Hinted at throughout the book is a highly selective outlining – a sketch of the intellectually austere-formalist wing of cinematic modernism. Incipient in the early masterworks of Dreyer and Robert Bresson, this aesthetic picks up steam with Antonioni. From the ambulatory-realist mode of his documentarian beginnings, his style grew into a near-static, photogenic fixation on urban loneliness – anticipating many of the filmmakers Klawans discusses, including Egoyan, Kieslowski, Todd Haynes and possibly Kiarostami. Caught up intellectually in the web of contemporary social life, but cleansed of political passion, this directorial legacy is just one flip-side of the modernist coin.
This splintered heritage, between the reflexive and the galvanized, is alluded to with considerable even-handednesss in Klawans’ review of the meditative, autobiographical Chronicle of a Disappearance (1996). “Yes, he’s unmasked the absurdity of Jewish nationalism, but without affirming Palestinian nationalism,” he concedes, balancing his appreciation of Elia Suleiman’s “thoroughly extraordinary” film, “Such loftiness is possible only for intellectuals, artists and those who have never missed a meal; a day-laborer under curfew in Gaza might prefer a political response that fits in the hand.” [p. 178]
Though he’s no strict formalist, Klawans’ paralysed devotion to art-house pomp and splendor grows vexing. When he jokingly describes the belated American release of Leos Carax’s The Lovers on the Bridge (1991) as an answer to his prayers, it seems more a gaffe exposing the strangely credulous appeal of the film. Elsewhere, Carax’s cult item has been adroitly dismissed as a rehashed sampling of Surrealist soundbites and Jean Vigo-derived artifice. Far better is his razor-sharp debunking of David Lynch’s Wild at Heart (1989), a macho pastiche of B movie memorabilia, in which “the presumed assault on bourgeois order is safely contained – in an art gallery, at a performing arts center, on the screen.” [p. 48] The piece is all the more salient given the wider popularity, a few years later, of Quentin Tarantino and Oliver Stone’s Natural Born Killers (1994) – the distinctive rot of the so-called “scuzz film” now fully mainstream. (3)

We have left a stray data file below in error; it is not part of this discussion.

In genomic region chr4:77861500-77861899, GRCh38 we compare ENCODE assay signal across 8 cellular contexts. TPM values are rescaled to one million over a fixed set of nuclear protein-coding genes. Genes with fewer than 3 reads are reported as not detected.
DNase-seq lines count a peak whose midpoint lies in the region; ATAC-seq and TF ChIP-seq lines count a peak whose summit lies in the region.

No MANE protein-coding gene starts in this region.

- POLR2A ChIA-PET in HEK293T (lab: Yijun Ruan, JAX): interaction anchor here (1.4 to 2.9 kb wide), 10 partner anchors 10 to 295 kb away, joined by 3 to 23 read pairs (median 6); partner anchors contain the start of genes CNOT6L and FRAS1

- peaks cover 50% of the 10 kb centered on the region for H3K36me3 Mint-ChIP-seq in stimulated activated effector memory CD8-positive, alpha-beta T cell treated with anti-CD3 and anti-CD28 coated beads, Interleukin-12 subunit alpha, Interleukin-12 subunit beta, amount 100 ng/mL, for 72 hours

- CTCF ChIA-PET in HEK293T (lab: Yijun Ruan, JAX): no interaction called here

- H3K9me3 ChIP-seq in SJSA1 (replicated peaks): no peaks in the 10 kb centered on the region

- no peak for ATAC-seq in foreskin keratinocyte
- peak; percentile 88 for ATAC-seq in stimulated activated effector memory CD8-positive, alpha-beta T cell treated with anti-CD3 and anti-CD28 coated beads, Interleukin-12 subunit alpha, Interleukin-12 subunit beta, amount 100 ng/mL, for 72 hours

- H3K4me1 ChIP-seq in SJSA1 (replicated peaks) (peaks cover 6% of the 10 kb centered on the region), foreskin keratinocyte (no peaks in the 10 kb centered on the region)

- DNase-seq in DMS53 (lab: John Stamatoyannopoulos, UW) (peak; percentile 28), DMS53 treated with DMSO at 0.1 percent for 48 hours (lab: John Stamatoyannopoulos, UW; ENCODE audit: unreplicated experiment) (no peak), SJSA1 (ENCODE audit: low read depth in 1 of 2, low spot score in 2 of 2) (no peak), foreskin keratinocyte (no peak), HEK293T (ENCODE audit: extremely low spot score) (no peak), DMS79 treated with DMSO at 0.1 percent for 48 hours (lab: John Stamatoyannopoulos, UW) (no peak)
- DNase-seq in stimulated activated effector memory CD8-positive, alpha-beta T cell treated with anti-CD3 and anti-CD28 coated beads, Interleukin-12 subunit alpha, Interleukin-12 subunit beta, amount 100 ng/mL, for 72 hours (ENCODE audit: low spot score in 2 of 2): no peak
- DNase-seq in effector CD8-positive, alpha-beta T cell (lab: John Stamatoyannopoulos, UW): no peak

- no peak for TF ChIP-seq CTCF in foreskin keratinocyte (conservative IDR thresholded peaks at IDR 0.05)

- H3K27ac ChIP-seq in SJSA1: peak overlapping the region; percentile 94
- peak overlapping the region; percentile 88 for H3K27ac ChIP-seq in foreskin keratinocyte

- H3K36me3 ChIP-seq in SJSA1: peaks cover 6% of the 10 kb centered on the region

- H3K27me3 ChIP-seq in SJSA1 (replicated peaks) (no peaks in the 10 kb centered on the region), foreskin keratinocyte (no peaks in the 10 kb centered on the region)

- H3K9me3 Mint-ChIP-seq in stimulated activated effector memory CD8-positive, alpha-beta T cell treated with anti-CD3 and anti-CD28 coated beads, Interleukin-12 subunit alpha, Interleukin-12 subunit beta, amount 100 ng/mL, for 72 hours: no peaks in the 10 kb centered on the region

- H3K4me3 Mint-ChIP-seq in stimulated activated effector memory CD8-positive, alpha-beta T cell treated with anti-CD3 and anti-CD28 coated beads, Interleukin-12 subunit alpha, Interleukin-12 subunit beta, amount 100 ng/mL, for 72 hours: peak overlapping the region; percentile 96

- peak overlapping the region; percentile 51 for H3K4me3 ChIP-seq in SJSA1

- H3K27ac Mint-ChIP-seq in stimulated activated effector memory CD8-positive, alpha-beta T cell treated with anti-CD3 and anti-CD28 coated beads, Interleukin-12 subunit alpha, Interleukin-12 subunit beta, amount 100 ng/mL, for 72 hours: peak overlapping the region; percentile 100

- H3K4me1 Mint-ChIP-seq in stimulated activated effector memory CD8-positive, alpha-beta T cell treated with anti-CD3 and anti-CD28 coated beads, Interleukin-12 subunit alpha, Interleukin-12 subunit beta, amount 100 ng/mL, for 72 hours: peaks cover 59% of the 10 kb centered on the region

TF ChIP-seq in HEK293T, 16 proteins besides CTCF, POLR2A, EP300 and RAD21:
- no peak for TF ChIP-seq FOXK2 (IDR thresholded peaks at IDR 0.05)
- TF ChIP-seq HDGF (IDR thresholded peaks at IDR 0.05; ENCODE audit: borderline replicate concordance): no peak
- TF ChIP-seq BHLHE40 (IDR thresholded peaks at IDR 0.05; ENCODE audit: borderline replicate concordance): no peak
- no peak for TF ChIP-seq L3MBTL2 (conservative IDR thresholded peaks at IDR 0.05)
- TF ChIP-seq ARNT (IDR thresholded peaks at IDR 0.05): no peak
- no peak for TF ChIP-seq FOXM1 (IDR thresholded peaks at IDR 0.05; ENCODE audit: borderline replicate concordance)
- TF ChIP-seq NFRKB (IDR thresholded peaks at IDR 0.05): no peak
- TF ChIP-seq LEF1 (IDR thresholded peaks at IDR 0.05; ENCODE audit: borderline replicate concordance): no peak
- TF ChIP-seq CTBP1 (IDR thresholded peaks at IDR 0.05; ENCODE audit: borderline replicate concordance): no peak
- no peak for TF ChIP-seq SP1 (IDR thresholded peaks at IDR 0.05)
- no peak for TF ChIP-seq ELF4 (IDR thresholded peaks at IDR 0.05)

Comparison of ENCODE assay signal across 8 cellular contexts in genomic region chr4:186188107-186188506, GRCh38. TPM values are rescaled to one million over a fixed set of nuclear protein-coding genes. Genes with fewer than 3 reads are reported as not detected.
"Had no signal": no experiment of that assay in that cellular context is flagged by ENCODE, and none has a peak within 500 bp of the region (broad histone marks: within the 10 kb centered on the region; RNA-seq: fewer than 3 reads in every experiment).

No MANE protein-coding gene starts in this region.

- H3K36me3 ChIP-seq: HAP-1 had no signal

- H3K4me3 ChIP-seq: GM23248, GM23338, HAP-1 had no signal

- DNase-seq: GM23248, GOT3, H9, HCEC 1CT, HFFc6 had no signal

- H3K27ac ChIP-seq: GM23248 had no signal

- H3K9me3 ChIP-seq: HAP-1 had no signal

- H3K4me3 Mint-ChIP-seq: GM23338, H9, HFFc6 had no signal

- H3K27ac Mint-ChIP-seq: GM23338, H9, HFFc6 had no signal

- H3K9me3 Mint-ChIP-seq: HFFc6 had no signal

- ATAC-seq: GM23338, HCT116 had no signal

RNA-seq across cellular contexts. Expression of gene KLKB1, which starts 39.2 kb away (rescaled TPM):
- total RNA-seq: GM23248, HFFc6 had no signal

Possibly the two most insightful pieces of the book are Klawans’ defenses of Katt Shea’s The Rage: Carrie 2 (1999) and Jane Campion’s The Portrait of a Lady (1996); the former is a vilified follow-up to the Brian DePalma classic, the latter so steeped in ambiguity it was initially greeted with critical misapprehension. For Klawans, the theme of sexual frustration runs through the original Carrie – not simply the title character’s, but DePalma’s own, who “humiliates and destroys Carrie because she’s the girl who won’t put out.” [p. 66] Allegorically, the film is a sadomasochistic jab at the sexually non-compliant, much to the consent of the entertained, free-thinking audience.
The Rage strikes back against the boy’s clique who systematically bed and dump every virgin in sight. The film’s sexual politics are remarkably even-handed; Shea is accusatory in her scorn of the high school obsession with “scoring,” while still gamely supporting teenage sex. As Klawans sums up, Shea’s exploitation films are really about “the possibilities and limits of a woman’s sexual power.” Or, as long as sex and power remain intimately connected, the “boy’s club” that Shea and Klawans deplore won’t give an inch – a puritanical morality, if you agree that “egalitarian sex” is just another word for an idealist’s wet dream.
Jane Campion is preoccupied with the same problem, albeit differently. Part of what makes her delicately arranged Portrait so seemingly blurred is its mix of visual claustrophia and stubbornly opaque characterization. The gap between our sexual mores and the circa-1873 ones of the characters stays incommensurably wide, while the monochromatic gloom and tight compositions keep us within their breathing distance.
Klawans focuses on the most jarring sequence: Isabel’s brief vacation before her marriage (and capitulation) to Gilbert Osmond, rendered in the faded look of a 1920s silent short. The anarchronistic interlude, dated by our standards, “would be impossibly futuristic to Isabel Archer.” [p. 174] Socially limited and sexually overwhelmed, in the 1920s she “would have had a way to articulate her dilemma. Fifty years earlier, without such means of expression lying ready to hand, an Isabel could only have blundered ahead.” [ p. 174]
That’s what ultimately makes Left in the Dark, its shortcomings notwithstanding, so eminently worthwhile; at his exceptional best Klawans slows down the on-screen flux for his readers, his train of thought ten times quicker than our own.
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- Phelps, Donald, Covering Ground: Essays For Now, Croton Press, New York, 1969. p. 116
- Agee, James, Agee on Film: Reviews and Comments, Putnam, New York, 1983. p. 305
- For a thorough, lucid overview of this curious sub-genre, see James Wolcott’s “Live fast, die young and leave a big stain,” in Vanity Fair, New York, April 1998, pp. 148-58